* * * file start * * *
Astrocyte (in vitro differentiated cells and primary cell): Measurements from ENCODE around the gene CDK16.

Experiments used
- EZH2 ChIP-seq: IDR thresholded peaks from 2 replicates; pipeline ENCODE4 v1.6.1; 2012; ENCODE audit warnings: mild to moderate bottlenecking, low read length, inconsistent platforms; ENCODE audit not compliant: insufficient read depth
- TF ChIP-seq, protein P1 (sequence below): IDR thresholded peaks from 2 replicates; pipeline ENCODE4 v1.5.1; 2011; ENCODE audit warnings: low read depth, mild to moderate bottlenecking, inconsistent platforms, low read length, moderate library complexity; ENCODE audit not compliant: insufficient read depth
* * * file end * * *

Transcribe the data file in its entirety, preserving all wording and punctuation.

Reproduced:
Astrocyte (in vitro differentiated cells and primary cell): Measurements from ENCODE around the gene CDK16.

Experiments used
- EZH2 ChIP-seq: IDR thresholded peaks from 2 replicates; pipeline ENCODE4 v1.6.1; 2012; ENCODE audit warnings: mild to moderate bottlenecking, low read length, inconsistent platforms; ENCODE audit not compliant: insufficient read depth
- TF ChIP-seq, protein P1 (sequence below): IDR thresholded peaks from 2 replicates; pipeline ENCODE4 v1.5.1; 2011; ENCODE audit warnings: low read depth, mild to moderate bottlenecking, inconsistent platforms, low read length, moderate library complexity; ENCODE audit not compliant: insufficient read depth